RH: No, they sent them to Miami. And then they probably either done one thing or another there. But it was on CNN. It was on—whenever they said that a Bahamian vessel brought in six Cubans, and that was me.
706
02:07:44.1
TH: This was about what year?
707
02:07:46.8
RH: That was, uh, let’s see. I had the boat in ’77, ’80—probably ’85, I guess.
708
02:07:56.2
TH: Nineteen eighty-five.
709
02:07:57.8
RH: When I was in Hampton, Virginia, they—the Fass Brothers Fish Company came down, and asked, could we come up there and catch bluefish for them? They was going to catch them and clean them, and send them to Siberia if we could catch them, they said. But all their fishermen has tried, and they can’t catch them.  So me and Henry Crane and Ronnie Howell and Jeff Altman, we took four boats and went to Virginia. We made nets and all. When we went up there, it was the funniest thing. And we had an airplane.
710
02:08:30.7
TH: Now, wait. You made gill nets?
711
02:08:32.5
RH: Yeah.
712
02:08:33.3
TH: And you went to Chesapeake Bay?
713
02:08:36.5
RH: Yeah. Hampton, Virginia, is right there at the bridge that goes over to Norfolk, Virginia.
714
02:08:43.6
TH: Okay.
715
02:08:44.3
RH: So we fished at that fish company, big—Fass Brothers—big company. Well, when we got there, we went out of the airplane—stopped to—“Y’all let me know.” So we called in, we said, We’re coming out. Okay, they went up there, and they said, See that bunch? I said, “Man, that’s a big bunch of bluefish.” That you could see. And he said, “Okay, I’m going to put you around them.” Okay, well, Jeff was first.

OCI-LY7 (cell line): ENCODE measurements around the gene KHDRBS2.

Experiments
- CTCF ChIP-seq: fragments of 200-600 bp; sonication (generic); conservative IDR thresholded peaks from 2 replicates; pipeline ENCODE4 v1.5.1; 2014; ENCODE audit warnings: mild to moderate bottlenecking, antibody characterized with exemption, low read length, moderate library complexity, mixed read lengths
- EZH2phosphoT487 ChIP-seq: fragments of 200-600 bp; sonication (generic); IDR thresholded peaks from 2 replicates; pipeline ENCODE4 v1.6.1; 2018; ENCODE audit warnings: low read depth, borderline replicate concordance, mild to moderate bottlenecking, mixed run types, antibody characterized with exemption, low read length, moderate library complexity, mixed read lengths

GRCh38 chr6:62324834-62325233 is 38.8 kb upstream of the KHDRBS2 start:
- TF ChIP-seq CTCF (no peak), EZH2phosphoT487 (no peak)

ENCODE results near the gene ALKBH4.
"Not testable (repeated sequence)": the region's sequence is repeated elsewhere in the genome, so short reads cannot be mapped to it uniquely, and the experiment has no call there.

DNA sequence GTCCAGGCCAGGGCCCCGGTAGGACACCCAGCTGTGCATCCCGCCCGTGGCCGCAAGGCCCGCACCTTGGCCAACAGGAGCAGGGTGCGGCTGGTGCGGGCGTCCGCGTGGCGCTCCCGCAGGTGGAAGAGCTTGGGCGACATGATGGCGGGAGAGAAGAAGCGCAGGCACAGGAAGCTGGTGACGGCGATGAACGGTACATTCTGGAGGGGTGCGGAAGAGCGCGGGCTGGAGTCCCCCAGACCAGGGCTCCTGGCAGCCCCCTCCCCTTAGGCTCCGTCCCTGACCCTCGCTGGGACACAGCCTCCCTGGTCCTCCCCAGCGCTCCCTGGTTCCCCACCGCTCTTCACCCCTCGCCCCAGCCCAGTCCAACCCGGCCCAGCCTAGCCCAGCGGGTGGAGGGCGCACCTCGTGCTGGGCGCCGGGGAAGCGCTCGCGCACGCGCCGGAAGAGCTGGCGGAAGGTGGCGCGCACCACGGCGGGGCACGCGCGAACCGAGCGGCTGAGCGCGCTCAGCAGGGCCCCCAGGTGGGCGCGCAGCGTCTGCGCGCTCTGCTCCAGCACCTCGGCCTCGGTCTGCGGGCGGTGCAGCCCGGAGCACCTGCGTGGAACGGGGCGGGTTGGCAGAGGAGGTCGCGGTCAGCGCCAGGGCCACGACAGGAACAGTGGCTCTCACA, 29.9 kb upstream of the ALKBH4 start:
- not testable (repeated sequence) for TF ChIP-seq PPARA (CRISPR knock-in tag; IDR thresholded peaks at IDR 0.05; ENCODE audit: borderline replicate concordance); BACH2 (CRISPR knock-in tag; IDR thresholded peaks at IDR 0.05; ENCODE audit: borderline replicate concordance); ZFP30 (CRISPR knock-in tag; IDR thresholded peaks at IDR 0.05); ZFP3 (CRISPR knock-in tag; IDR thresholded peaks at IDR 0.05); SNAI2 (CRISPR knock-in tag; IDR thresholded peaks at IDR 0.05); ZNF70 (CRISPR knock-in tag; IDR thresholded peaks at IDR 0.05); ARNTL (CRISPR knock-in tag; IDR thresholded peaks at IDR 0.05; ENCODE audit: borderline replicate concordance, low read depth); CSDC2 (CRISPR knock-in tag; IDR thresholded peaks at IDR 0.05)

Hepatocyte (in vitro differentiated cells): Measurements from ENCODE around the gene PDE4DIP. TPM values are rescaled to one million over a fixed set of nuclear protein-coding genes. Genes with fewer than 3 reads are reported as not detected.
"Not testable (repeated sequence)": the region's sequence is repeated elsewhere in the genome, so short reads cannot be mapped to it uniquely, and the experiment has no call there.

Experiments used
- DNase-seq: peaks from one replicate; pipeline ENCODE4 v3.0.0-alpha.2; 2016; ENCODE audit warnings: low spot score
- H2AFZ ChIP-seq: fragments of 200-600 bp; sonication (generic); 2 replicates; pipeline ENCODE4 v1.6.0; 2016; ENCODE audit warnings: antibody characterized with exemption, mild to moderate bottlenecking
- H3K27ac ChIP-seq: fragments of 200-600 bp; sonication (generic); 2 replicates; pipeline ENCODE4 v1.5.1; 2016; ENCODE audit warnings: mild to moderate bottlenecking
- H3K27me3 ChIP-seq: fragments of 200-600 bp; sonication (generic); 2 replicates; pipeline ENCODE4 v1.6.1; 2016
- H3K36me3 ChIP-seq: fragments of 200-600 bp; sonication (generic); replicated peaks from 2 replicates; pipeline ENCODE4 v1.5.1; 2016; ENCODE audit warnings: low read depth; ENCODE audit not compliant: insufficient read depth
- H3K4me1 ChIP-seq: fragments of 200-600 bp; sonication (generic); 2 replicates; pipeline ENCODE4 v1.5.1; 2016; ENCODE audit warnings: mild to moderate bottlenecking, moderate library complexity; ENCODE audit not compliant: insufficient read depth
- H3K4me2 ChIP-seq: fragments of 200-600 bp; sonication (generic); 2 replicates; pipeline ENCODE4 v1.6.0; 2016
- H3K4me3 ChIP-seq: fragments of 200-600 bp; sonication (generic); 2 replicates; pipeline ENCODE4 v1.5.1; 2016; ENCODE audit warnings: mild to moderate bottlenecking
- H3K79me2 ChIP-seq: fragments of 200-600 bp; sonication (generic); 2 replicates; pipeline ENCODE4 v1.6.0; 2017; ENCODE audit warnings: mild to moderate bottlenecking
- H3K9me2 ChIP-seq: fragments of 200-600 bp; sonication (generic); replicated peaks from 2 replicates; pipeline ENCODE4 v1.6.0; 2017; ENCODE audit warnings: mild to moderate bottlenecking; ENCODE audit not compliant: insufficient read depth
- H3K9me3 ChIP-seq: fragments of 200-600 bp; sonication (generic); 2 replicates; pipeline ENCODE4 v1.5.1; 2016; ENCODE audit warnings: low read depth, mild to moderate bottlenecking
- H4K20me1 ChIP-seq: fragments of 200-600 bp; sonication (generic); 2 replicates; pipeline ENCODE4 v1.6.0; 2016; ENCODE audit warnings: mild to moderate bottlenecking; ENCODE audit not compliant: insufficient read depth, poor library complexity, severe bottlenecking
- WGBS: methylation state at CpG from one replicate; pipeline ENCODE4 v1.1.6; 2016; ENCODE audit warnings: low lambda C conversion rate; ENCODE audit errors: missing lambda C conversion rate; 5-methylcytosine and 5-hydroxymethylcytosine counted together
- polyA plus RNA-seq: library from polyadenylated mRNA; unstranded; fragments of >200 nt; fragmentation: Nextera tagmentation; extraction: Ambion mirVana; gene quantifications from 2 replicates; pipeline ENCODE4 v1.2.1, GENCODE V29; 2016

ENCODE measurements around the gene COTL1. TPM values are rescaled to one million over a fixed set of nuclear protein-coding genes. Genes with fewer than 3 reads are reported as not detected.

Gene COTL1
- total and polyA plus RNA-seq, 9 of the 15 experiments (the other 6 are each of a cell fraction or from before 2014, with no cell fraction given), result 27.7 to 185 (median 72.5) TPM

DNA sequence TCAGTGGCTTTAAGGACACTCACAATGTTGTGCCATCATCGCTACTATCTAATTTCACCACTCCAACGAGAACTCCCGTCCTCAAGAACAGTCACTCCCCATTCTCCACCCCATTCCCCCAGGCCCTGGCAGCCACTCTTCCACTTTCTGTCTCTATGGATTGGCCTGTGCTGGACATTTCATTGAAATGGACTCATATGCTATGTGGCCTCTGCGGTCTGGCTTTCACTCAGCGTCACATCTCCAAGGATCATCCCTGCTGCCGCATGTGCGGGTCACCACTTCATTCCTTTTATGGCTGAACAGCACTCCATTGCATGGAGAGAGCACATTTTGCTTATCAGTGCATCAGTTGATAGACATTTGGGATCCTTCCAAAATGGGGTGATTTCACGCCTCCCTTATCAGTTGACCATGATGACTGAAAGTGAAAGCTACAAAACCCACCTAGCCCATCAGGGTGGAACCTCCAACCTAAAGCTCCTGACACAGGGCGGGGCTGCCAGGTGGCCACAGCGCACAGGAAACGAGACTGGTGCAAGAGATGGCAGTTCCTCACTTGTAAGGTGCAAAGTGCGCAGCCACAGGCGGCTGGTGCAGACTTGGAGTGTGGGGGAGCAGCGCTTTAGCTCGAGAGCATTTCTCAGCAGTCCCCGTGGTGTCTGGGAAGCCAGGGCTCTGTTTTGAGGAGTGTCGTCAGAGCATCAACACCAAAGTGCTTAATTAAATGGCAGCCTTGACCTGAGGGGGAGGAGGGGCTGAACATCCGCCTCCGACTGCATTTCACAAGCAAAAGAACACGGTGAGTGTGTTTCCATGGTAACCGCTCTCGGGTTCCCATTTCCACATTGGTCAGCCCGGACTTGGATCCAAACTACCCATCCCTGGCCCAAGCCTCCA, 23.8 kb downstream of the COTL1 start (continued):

716
02:09:11.5
TH: Jeff who?
717
02:09:12.2
RH: Altman.
718
02:09:13.2
TH: Altman.
719
02:09:13.9
RH: So the airplane says, “Let her go.” And he circled them up and waited, waited, nothing. That bunch of fish came up right over there, out of the net.
720
02:09:24.7
TH: They came up in a different place?
721
02:09:26.8
RH: In a different place.
722
02:09:28.0
TH: How deep was the water?
723
02:09:28.9
RH: Forty feet. And I—so I said, “Man, what in the world?” So then the other guy, he said, “Try me.” So he went up to a bunch of fish. He said, “I’m going to set real fast.” He went [makes sound] and waited, waited—
724
02:09:46.1
TH: He’s making a circle. He’s setting a circle?
725
02:09:47.5
RH: Making a circle around them. And they came up right over there.
726
02:09:51.2
TH: They came up in another area on the net?
727
02:09:53.3
RH: In another area. So the pilot, he said, “I told you. You can’t catch them.” I said, “Well, I don’t know. Now”—
728
02:10:1.4
TH: How deep were the nets?
729
02:10:2.6
RH: Oh, probably 50 feet. Yeah.
730
02:10:6.6
TH: So plenty deep enough to go to the bottom.
731
02:10:9.0
RH: Oh, yeah. Yeah. It was on the bottom. So I said—so the only two boats that hadn’t set was me and Ronnie. Well, everybody’d go, We might as well go on back to Florida because they cannot be catched. I said, “Now, wait a minute. The Bible said that we have dominion over everything. We can figure a way to catch these fish.” So I told Ronnie, I said, “Ronnie, come here. Get on my boat.” He got on my boat. I said, “I’m going to show you something. I’ll draw out the fish. Now here is what I want you to do. I want you to come from the north. And I’m going to come from the south. When we get to that bunch of fish, drop your net. You let go, and I’ll let go, and then we’ll go this way, like this.”